REWIND: THE BIG LEBOWSKI 
I watched this film for perhaps the fifth or sixth time the other day, and I somehow had forgotten how surreal it is. From the beginning we have a nameless narrator telling us about about a man who goes by ‘The Dude’, who has his rug pissed on within the first few minutes. Damnit, they pissed on his rug!! Has any other movie opened in such a bizarre fashion?!
Soon we have nihilists who are often confused with nazis and we have the bizarre artist played by Julianne Moore. We have the plain weird bowler (who also happens to be a sex offender) who calls himself Jesus, with a creepy dance to go with his bowling skills. Aaaand of course we have poor Donnie. Who could forget about Donnie.
“Shut the fuck up Donnie!!”
This is definitely the most bizarre film to come from the Coens, just outgunning Burn After Reading. It is also their funniest film, again slightly ousting Burn After Reading and of course Fargo. John Goodman as Walter is a constant hoot every time he opens his mouth. As for The Dude, he is just a lazy man who wanted compensation, as they PISSED ON HIS RUG!! But he got so, so much more than he wanted. If only he had let it all go! Yeah sure, the rug really tied the room together, we get it Dude, but if you’d just let it be you wouldn’t have gotten yourself into such a mess!
Julianne Moore’s character – Maude – is one of the strangest characters I have seen in a Coen film, and she has some STRONG opposition. Stranger still is the dream sequence that involves Maude, just after The Dude’s drink is spiked.
For those who don’t remember, here it is: The Gutterballs!
Boy, The Dude really does love bowling. He even gets his shoes from Saddam Hussein! And Jeff Bridges has some moves! His dance down those stairs is hysterical. What is funnier still is his absent facial expression, eyes glazed over with a giant grin on his face. But those nihilists, they sneaked into The Dude’s dream!! No!! Why are they wearing skin-tight, red outfits? And WHAT are those huge scissors for?!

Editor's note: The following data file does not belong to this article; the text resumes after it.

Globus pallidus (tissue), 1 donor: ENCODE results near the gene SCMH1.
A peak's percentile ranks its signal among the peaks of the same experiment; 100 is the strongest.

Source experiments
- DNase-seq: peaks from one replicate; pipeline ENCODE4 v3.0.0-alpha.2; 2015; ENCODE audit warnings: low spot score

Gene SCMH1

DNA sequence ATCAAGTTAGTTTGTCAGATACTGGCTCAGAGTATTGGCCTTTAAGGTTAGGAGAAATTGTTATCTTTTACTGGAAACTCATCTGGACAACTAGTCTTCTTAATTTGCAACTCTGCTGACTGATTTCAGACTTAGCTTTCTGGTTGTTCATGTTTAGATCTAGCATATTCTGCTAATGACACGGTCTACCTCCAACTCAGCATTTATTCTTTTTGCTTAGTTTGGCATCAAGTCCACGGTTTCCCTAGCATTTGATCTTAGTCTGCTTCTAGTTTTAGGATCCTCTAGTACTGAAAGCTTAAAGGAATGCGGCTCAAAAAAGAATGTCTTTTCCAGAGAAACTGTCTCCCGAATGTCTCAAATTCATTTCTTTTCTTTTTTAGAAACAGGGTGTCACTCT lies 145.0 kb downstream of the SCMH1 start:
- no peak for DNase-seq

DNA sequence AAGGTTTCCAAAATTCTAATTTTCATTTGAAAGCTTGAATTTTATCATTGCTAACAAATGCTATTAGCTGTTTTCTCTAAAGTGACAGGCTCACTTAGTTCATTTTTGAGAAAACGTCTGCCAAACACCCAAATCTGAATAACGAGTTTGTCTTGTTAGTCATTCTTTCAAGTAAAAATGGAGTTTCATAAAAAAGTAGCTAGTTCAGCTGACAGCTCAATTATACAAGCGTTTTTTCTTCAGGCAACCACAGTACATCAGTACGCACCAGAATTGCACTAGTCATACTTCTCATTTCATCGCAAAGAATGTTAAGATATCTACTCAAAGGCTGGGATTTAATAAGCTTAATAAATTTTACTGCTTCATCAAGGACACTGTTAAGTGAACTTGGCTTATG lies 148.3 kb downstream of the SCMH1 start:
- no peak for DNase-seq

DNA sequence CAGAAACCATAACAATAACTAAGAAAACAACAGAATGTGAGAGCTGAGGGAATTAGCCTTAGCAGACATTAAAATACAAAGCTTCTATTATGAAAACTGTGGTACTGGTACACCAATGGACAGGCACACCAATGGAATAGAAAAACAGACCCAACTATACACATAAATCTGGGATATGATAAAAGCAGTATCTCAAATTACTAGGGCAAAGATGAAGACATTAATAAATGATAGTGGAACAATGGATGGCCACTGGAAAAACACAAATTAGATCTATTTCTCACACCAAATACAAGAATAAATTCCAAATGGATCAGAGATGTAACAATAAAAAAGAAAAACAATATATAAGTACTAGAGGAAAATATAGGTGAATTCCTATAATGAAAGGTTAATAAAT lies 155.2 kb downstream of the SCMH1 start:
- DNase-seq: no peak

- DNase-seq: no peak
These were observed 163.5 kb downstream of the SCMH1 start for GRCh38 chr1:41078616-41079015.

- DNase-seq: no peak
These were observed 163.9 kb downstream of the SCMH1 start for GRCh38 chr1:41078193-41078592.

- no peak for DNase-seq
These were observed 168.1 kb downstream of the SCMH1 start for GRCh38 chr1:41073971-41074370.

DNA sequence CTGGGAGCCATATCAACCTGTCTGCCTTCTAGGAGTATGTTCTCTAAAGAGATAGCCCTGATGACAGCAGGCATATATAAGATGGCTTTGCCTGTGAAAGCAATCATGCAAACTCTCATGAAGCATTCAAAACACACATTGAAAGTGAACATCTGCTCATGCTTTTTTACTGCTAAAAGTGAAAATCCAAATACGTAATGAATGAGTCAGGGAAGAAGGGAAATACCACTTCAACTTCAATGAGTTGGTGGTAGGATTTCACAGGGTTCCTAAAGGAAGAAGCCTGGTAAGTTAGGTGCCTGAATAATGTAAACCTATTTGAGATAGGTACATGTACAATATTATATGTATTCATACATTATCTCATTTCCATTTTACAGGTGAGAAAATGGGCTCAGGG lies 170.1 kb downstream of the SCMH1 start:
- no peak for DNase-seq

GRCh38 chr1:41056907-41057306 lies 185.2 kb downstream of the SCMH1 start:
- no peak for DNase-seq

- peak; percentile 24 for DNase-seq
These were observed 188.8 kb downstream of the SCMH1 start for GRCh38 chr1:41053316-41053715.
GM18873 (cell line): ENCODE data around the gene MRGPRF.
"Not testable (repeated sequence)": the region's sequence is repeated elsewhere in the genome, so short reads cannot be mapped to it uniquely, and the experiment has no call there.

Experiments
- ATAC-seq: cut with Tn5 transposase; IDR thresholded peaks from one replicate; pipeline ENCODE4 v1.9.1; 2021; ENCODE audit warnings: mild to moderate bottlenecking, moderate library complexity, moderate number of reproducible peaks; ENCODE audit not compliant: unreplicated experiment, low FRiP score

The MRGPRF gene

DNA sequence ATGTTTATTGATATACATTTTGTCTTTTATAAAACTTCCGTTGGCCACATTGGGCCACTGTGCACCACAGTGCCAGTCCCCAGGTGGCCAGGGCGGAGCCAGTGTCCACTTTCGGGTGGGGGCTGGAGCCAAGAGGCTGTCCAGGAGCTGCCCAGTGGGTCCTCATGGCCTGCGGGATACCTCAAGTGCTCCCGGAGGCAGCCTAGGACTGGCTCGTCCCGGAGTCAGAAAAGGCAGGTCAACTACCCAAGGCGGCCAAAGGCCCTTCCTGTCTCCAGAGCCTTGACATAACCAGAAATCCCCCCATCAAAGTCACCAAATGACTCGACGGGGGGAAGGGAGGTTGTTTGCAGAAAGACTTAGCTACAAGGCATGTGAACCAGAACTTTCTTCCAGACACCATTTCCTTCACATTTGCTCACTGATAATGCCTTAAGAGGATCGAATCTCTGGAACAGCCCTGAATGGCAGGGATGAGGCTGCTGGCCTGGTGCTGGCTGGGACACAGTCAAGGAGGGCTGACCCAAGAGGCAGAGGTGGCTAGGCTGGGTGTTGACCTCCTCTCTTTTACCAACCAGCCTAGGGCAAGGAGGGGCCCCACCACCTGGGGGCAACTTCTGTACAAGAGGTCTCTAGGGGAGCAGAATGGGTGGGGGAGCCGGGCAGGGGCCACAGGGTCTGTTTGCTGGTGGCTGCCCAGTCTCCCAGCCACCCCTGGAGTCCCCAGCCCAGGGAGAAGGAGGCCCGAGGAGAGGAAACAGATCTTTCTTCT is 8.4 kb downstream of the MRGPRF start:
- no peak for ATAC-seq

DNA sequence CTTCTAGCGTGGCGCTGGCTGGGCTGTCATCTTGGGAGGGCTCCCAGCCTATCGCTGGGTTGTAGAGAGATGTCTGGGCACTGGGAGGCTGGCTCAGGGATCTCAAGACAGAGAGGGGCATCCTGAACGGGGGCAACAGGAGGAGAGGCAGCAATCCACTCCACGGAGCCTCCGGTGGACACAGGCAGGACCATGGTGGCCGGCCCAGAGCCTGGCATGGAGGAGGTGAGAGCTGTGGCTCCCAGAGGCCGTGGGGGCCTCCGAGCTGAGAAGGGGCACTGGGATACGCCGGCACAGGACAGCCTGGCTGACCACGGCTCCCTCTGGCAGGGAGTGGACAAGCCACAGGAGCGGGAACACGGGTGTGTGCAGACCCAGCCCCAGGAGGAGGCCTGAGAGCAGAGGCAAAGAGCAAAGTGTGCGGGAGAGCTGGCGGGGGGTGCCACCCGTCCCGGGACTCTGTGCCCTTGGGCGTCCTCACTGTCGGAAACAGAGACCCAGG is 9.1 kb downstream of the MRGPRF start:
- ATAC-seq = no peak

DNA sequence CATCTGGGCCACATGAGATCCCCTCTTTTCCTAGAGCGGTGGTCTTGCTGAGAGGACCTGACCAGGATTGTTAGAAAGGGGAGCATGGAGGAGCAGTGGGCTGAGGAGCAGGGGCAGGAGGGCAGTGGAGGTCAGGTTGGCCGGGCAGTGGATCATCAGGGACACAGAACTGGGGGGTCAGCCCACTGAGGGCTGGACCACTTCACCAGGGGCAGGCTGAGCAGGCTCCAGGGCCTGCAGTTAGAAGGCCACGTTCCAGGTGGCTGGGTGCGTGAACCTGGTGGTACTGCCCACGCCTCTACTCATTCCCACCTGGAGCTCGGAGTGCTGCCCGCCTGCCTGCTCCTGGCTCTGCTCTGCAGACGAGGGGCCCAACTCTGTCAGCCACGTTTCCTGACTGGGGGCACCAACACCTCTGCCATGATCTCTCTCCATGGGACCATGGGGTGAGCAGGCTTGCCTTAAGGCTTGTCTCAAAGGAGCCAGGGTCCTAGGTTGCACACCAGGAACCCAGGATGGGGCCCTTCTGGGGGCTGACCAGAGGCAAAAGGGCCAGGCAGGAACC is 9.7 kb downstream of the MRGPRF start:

The best part about this sequence is the psychedelic track played. I don’t know who it is by, and I probably should, but the lyrics “I just dropped in, to see what condition my condition was in” are so apt given the point the movie is at, and how trippy the entire sequence and song is.
This is also another film where Philip Seymour Hoffman plays a small role but steals every scene he is in. Since I am running a small PSH blogathon, I thought I’d also focus a bit on his small but memorable role. At times he is the over-polite servant, but when the story goes south his attitude changes completely. It is hard not to laugh when sitting in a limousine, his character explains the situation to The Dude, calling him ‘Dude’ with a perfectly straight face.
“Her life is in your hands, Dude.”
“That had not occurred to us, Dude”
The way he casually calls him Dude, as if it was his actual name, never ceases to crack me up. On the other hand, the way he acts awkwardly during certain scenes is executed perfectly. The way his face goes red,the way he adjusts his glasses, it is the work of a genius. He only appears in around five scenes but he and Jeff Bridges play off each other in hilarious fashion.
I assume this is the most well known movie by the Coens, but is it their best?? From Blood Simple to Inside Llewyn Davis, it has some sturdy competition.